35. 35. Getting Started with Ethnography | DCUX 2019 | @carologic Time consuming • Typically 2x actual observation time per participant • Work together with team • White board, post-its, note pages • Ideally reserved room or moveable boards (giant paper, foam core or rolling white boards)
  36. 36. Getting Started with Ethnography | DCUX 2019 | @carologic Consider original plan • What was our hypothesis? • What information do we need? • Approach may differ depending on • Stage of work • Type of information collected • Researchers preferences • Time available
  37. 37. Getting Started with Ethnography | DCUX 2019 | @carologic Interpretation to Affinity Diagramming Note ID Note P1-Insight Paused - unsure of where to start line? P1-1 Looks at signage on food items P1-2 Picks up plate P1-3 Uses tongs to get salad from container P1-Quote “This detail about the ingredients is very helpful” P1-Insight Skipped some food (assumption was obviously not vegetarian) P1-Question What was “helpful” [about quote]?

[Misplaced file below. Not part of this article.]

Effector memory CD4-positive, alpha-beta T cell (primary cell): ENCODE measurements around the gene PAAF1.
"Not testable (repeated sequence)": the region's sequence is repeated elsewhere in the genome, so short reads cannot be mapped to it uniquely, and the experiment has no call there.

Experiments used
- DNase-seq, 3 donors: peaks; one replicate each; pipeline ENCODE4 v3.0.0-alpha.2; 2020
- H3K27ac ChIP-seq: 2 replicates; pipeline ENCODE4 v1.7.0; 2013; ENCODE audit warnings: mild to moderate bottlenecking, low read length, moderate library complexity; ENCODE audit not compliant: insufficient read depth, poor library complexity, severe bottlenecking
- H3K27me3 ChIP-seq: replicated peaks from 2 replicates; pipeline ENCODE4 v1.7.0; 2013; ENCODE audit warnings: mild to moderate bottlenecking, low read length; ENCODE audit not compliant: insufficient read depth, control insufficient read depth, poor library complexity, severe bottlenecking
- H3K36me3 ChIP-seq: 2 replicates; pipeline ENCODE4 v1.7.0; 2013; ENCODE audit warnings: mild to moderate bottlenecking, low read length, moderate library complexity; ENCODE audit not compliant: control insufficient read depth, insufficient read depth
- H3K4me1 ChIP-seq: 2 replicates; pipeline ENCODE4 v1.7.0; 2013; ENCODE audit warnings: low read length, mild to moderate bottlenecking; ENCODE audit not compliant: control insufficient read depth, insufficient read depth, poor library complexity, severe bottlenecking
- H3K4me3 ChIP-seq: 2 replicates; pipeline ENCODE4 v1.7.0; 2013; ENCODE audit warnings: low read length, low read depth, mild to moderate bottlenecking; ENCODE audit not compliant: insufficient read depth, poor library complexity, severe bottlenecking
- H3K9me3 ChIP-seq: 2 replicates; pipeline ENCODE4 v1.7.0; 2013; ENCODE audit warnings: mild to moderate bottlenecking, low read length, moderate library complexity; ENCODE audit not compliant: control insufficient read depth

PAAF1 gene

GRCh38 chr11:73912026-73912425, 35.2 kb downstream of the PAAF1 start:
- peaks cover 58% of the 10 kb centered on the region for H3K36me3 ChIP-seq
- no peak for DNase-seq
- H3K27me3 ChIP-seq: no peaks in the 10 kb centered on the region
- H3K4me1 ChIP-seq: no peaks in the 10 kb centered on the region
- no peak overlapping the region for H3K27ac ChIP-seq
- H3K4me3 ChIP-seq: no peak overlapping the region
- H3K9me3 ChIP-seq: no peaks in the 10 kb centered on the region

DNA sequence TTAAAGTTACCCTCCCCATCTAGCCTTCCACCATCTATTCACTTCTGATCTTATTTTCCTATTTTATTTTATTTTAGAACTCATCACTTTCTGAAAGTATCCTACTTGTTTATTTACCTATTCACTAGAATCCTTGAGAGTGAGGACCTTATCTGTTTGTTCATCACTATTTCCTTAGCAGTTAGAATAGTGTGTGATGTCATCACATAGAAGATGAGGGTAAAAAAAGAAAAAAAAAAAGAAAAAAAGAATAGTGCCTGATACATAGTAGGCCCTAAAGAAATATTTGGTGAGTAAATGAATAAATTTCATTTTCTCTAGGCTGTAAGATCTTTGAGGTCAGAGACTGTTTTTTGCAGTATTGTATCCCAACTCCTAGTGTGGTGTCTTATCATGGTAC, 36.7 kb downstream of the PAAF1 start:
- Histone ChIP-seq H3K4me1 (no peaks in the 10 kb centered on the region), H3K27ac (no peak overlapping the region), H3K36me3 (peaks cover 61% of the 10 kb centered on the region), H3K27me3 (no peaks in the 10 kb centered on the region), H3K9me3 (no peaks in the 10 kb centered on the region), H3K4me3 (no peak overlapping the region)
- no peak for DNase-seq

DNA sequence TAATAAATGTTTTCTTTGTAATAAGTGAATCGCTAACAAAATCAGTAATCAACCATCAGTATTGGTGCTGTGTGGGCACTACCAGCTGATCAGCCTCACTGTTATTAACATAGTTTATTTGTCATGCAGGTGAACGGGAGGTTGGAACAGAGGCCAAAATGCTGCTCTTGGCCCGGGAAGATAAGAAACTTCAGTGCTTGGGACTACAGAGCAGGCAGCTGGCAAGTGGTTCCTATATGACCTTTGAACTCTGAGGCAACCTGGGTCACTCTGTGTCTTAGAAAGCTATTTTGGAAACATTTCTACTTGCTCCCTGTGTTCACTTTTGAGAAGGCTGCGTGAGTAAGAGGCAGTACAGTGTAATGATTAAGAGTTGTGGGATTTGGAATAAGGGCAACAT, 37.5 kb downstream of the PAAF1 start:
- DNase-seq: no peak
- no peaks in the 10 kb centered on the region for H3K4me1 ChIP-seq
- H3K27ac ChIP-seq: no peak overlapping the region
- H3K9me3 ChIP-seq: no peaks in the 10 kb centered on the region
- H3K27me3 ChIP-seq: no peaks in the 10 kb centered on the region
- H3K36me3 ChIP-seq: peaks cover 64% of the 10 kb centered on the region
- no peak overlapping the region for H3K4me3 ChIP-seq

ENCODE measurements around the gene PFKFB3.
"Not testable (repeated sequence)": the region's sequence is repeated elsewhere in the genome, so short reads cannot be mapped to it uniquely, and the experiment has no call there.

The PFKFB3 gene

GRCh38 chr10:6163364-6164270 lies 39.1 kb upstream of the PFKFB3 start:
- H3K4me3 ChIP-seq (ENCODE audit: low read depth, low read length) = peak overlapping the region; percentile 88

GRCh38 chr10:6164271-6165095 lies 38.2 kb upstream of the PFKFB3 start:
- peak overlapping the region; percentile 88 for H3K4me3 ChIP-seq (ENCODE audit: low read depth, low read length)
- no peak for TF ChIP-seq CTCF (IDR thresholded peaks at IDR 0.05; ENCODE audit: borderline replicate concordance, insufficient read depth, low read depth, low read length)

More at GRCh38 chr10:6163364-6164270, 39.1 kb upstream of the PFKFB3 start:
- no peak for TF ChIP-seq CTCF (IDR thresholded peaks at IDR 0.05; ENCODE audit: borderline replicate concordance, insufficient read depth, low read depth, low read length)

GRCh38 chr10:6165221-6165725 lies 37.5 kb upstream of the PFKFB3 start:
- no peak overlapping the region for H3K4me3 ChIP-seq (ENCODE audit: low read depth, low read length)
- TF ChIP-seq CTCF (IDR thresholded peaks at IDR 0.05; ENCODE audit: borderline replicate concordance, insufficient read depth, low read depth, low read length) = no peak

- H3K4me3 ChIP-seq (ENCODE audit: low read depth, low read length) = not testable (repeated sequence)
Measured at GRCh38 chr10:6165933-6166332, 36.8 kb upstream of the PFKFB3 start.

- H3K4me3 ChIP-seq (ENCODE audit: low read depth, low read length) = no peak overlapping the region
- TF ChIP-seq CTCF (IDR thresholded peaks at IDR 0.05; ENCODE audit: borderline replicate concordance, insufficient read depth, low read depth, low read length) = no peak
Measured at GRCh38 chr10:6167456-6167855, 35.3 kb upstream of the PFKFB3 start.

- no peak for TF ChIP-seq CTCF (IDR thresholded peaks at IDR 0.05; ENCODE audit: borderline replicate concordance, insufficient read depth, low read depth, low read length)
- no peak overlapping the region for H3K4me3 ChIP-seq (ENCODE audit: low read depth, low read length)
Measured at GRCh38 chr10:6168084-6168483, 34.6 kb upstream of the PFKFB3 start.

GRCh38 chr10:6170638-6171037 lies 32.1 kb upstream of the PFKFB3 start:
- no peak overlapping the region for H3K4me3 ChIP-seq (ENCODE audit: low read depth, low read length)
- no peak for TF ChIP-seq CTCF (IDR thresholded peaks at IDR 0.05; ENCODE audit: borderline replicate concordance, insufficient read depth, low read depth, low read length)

38. 38. Gearing Up for Ethnography / @carologic Affinity Diagramming
  39. 39. Getting Started with Ethnography | DCUX 2019 | @carologic Messy process • Cut apart and shuffle interpretation notes together • Place in groups, look for • Patterns • Themes • Structure
  40. 40. Green Set of 6-8 Pink groups Pink Set of up to 8 Blue groups Blue Set of up to 3-6 White notes White Many per session Green - whole area of concern Most noticeable by decision makers Pink - theme or category Still using “I” language. A pink note is a specific idea/concept/issue. Blue - “I” Statements Represent participant experience Data to highlight the single key point NOT a design idea Interpretation note slips Start here
  41. 41. Concerns about… I … I use this... Interpretation Interpretation Interpretation Interpretation I am likely to… Interpretation Interpretation Interpretation Interpretation I get confused… Interpretation Interpretation Interpretation Interpretation I always get this wrong… Interpretation Interpretation Interpretation Interpretation I need… Interpretation
  42. 42. Getting Started with Ethnography | DCUX 2019 | @carologic Goal • Represent participants observed and interviewed • Bring voices to top of conversation with “I” statements
  43. 43. Getting Started with Ethnography | DCUX 2019 | @carologic Results vary Matthew Weprin, Design Thinking Methods: Affinity Diagrams